Act five scene five opens with Richard alone in prison at Pomfret Castle. Speaking a soliloquy, Richard says that he would want to compare his prison to the world, but cannot since the world is filled with people and the prison is complete solitude. To solve this problem, he says his brain will “prove the female” to his soul, his soul will be the father, and together they will create thoughts that will people his isolated prison world. His many thoughts give him many roles to play in prison, but in none of them is he happy, for he has always been “unkinged” by Henry.
In this interesting theatrical soliloquy, Richard reflects on losing the throne and his own despair. Suffering in prison, he envisions a marriage and procreation between his brain, which he figures as female, and his soul, which he figures as male. Together, soul and brain create thoughts and experiences, as well as theatrical roles. Interestingly, his body is left out of this discussion, as he has lost the body politic of England and smashed his body in the form of the mirror.
Suddenly, Richard hears faint music, which is painful, since he cannot hear it uninterrupted. He reflects on time, which he wasted and which now wastes him. He compares himself to a clock, and says that his perception of time is now only marked by sighs and tears and groans. He is afraid that the music will make him insane, but he values it as a sign of love to himself, which is extremely rare in what he views as the “all-hating world.”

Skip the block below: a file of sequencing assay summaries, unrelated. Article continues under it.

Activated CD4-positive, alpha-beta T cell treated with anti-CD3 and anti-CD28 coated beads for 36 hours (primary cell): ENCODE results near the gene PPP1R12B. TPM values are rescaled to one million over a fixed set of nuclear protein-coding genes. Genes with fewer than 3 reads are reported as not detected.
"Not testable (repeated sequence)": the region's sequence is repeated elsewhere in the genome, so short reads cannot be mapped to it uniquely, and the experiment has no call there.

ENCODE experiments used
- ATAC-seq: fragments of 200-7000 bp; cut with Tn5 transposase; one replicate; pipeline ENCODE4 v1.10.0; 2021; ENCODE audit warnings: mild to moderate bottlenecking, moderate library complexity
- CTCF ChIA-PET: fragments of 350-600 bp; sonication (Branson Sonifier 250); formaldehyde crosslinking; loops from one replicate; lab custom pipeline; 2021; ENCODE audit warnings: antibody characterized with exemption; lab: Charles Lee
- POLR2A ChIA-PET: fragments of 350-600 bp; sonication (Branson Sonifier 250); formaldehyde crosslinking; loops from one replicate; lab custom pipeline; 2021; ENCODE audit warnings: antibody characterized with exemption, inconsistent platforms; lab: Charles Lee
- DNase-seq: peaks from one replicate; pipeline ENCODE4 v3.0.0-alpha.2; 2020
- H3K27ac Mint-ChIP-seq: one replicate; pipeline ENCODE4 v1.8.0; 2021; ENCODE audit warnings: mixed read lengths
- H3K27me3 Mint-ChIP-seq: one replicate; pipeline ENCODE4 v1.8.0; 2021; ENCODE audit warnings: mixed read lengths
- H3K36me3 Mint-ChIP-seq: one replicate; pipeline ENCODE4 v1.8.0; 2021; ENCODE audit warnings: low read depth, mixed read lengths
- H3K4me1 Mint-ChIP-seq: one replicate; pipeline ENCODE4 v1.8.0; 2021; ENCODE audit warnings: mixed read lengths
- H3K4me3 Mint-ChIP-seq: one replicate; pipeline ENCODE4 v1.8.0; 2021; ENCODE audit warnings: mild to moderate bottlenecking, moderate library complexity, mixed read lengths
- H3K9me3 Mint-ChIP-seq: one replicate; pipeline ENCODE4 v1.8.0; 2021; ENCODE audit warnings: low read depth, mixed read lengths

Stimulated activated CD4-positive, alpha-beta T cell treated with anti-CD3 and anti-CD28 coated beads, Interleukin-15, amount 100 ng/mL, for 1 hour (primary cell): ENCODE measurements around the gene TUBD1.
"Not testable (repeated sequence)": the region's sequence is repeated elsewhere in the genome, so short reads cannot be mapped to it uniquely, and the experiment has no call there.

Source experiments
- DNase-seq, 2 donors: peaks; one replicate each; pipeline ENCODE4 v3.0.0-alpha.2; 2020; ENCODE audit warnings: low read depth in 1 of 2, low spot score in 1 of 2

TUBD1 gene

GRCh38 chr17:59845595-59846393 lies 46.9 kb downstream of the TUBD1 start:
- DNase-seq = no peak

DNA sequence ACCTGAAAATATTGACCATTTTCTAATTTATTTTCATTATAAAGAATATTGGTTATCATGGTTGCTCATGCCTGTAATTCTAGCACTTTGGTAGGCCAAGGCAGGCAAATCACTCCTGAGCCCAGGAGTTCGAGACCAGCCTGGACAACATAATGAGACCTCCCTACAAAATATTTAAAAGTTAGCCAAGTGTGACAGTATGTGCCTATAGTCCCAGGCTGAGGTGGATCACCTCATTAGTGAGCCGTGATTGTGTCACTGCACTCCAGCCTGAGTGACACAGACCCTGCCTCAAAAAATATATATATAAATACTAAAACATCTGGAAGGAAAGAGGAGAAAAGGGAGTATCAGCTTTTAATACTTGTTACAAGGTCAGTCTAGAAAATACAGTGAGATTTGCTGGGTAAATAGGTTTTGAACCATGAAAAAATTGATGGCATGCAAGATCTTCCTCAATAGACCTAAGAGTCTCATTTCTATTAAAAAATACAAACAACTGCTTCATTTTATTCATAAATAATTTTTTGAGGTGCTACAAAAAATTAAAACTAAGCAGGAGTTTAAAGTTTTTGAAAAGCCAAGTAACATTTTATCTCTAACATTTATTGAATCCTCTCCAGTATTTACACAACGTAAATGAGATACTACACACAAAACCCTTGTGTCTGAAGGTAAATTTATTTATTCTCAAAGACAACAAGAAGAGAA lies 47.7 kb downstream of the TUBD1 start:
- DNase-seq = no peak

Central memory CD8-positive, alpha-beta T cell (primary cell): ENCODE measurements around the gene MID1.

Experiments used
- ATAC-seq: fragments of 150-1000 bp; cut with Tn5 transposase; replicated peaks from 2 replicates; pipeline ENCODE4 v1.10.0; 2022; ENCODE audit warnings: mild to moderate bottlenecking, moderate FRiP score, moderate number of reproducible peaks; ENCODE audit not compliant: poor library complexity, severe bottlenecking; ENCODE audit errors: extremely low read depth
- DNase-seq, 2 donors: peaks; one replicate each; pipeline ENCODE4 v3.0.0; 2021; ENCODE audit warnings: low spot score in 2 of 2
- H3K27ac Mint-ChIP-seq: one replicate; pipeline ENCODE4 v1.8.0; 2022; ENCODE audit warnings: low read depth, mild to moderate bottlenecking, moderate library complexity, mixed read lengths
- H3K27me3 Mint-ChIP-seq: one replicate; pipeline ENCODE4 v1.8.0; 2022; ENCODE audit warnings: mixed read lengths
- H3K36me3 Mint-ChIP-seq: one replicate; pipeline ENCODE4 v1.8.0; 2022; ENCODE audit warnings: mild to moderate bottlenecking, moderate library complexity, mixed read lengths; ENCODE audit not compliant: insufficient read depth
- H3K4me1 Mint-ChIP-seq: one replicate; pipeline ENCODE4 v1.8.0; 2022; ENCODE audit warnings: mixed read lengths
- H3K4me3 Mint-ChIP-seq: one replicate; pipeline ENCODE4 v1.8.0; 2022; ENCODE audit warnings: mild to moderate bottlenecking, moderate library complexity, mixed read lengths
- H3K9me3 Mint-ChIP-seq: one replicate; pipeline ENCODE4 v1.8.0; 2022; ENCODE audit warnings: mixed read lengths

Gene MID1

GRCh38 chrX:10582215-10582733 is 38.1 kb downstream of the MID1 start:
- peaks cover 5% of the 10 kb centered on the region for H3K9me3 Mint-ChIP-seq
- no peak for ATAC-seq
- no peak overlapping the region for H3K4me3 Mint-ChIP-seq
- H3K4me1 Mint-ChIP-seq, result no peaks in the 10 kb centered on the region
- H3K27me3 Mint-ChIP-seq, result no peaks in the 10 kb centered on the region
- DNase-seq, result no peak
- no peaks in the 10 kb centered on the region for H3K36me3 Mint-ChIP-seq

In his last moments, Richard continues to reflect on himself with figurative language, this time conceiving of himself as a clock. His experience of time, an external thing, is modified by his internal state of sadness, suggesting the power of the interior over the world, which he now views as terrible and “all-hating.”
Here a groom from the stable enters to look at the man that was once his king. The groom explains that he dressed the horse that Henry rode on recently, and Richard asks if the horse bore Henry proudly, hoping that it might have thrown him to the ground. As Richard again laments being usurped by Henry, the prison keeper enters and instructs the groom to leave.
Richard imagines an image of a falling Henry, since he himself has fallen, but for now the image is only imagined, as Henry sits proudly on the English throne and Richard nears his death.
After a few exchanges, Richard, who is tired of his imprisonment, begins beating the keeper. The keeper calls for help, and in rush the murderers—Exton and servants. Richard is able to kill two servants, but Exton ultimately strikes him down. In his final breath, Richard tells Exton that he has stained the king’s land with the king’s blood. He cries that his soul is going up while his body sinks, and he dies.
For pretty much the first time in the play, Richard takes action and tries to change his situation. But beating the keeper only ushers in the murderers, and though Richard is able to kill two of them, Exton is ultimately able to slay the former king. The king’s final experience of a rising soul and sinking body is another powerful example of the dual imagery of rising and falling that parallels Henry’s ascension to the throne and Richard’s downfall.
Exton then laments spilling valor and royal blood, and wishes that the deed was good. He decides to take the dead king back to the living king.
Exton seems distraught to have killed a former king and spilled what still seems like sacred blood, though he believed he was acting according to the new king’s wishes.